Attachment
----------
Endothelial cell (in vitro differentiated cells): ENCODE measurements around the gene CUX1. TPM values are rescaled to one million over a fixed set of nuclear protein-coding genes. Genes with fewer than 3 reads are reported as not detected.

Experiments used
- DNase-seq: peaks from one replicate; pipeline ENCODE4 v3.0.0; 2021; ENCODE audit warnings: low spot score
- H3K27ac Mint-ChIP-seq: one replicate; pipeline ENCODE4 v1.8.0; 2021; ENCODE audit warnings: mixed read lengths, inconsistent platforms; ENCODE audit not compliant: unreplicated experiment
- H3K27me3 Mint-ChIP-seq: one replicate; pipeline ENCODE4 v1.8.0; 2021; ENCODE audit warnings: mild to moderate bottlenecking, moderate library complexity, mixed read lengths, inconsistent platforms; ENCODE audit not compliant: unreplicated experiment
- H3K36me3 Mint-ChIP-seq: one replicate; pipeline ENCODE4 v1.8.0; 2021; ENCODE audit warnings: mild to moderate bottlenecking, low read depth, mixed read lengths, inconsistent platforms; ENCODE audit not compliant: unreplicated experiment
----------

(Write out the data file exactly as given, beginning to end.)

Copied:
Endothelial cell (in vitro differentiated cells): ENCODE measurements around the gene CUX1. TPM values are rescaled to one million over a fixed set of nuclear protein-coding genes. Genes with fewer than 3 reads are reported as not detected.

Experiments used
- DNase-seq: peaks from one replicate; pipeline ENCODE4 v3.0.0; 2021; ENCODE audit warnings: low spot score
- H3K27ac Mint-ChIP-seq: one replicate; pipeline ENCODE4 v1.8.0; 2021; ENCODE audit warnings: mixed read lengths, inconsistent platforms; ENCODE audit not compliant: unreplicated experiment
- H3K27me3 Mint-ChIP-seq: one replicate; pipeline ENCODE4 v1.8.0; 2021; ENCODE audit warnings: mild to moderate bottlenecking, moderate library complexity, mixed read lengths, inconsistent platforms; ENCODE audit not compliant: unreplicated experiment
- H3K36me3 Mint-ChIP-seq: one replicate; pipeline ENCODE4 v1.8.0; 2021; ENCODE audit warnings: mild to moderate bottlenecking, low read depth, mixed read lengths, inconsistent platforms; ENCODE audit not compliant: unreplicated experiment